New Mexico oilfield regulators announced Friday that they may revisit a decision to ease restrictions on natural gas well locations for a Texas-based company operating in the northwest corner of the state.
The announcement came as state oversight of wells shifts to the Democratic administration of Gov. Michelle Lujan Grisham.
The state's Oil Conservation Commission scheduled a public meeting next week regarding the approved application from Hilcorp Energy to increase potential well density in the San Juan Basin area from four wells to eight per 320-acre tract, or about half a square mile (1.2 square kilometers).
Environmentalists estimate the density decision could concentrate patterns of oil well development across hundreds of square miles (square kilometers) of territory.
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In a statement Friday, Hilcorp said it would defend the state's ruling last year on well densities and highlighted the related opportunity for new jobs and investments in an economically depressed region of the state.
"Hilcorp prevailed in this matter by presenting a scientifically sound case in accordance with all laws and regulations," it said.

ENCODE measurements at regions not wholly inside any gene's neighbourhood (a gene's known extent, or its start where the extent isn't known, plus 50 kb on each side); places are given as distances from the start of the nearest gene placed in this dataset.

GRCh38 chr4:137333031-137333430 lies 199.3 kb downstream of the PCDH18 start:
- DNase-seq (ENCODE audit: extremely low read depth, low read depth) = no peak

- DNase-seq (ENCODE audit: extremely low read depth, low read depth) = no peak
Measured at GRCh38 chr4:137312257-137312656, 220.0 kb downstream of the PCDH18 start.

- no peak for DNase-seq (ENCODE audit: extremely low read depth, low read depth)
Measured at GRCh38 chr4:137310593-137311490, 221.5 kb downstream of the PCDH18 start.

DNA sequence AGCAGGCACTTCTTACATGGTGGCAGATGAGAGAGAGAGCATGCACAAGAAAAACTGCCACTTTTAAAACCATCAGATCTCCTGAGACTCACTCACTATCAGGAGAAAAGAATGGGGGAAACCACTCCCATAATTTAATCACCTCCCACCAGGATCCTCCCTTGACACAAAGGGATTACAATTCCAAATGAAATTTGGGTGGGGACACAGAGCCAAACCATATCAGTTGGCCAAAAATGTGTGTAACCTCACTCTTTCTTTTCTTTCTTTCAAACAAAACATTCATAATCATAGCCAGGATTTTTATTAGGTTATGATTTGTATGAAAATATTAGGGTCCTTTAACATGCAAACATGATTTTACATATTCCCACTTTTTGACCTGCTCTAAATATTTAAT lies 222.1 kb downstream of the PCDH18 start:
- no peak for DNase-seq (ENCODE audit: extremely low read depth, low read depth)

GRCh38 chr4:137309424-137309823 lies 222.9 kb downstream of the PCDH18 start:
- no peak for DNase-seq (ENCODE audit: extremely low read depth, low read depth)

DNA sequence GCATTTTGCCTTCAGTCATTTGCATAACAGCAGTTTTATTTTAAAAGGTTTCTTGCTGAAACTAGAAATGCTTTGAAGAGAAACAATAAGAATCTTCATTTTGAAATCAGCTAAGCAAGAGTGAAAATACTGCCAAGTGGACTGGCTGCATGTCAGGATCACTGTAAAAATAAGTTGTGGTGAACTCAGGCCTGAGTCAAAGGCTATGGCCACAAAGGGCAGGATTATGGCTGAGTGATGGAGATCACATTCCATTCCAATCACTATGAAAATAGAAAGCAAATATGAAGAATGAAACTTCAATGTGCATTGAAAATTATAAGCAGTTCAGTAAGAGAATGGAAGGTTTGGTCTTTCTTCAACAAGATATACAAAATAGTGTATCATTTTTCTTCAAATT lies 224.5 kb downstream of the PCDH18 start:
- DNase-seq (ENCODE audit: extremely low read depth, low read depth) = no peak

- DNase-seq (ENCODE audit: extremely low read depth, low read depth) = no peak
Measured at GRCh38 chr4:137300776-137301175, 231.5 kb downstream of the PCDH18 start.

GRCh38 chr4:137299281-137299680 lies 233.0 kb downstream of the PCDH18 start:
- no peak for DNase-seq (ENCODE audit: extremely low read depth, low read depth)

Hilcorp has said longstanding density limits have prevented the company from tapping more of a formation called the Blanco-Mesaverde gas pool.
The approval of the company's application to increase well densities late last year prompted an outcry from conservationists and a rebuke from the state's independently elected land commissioner who left office Dec. 31.
Upon taking office this week, Democratic Land Commissioner Stephanie Garcia Richard urged the state to take up her agency's request for an appeal that was rejected by oilfield regulators as termed-out Republican Gov. Susana Martinez left office on Dec. 31.
"It is imperative that we make a decision in the region that ensures long-term sustainability and production that is fair to every producer in the state," Garcia Richard said in a statement Friday.
The State Land Office oversees 14,000 square miles (36,000 square kilometers) of land and additional underground resources that are used to help fund schools, universities, hospitals and other public institutions.
The membership of the Oil Conservation Commission is determined by the governor, a Cabinet secretary and the state land commissioner.
The San Juan Citizens Alliance, an environmental advocacy group, also has sought a rehearing of the well-density decision, arguing that it was unfairly shut out of application proceedings where it hoped to provide testimony about public-health and environmental impacts.
Erik Schlenker-Goodrich, an attorney for the Alliance, called the meeting next week a positive development.
"There's an opportunity to rebuild the credibility of the Oil Conservation Commission and to ensure that the public has a voice in oil and gas regulation," he said.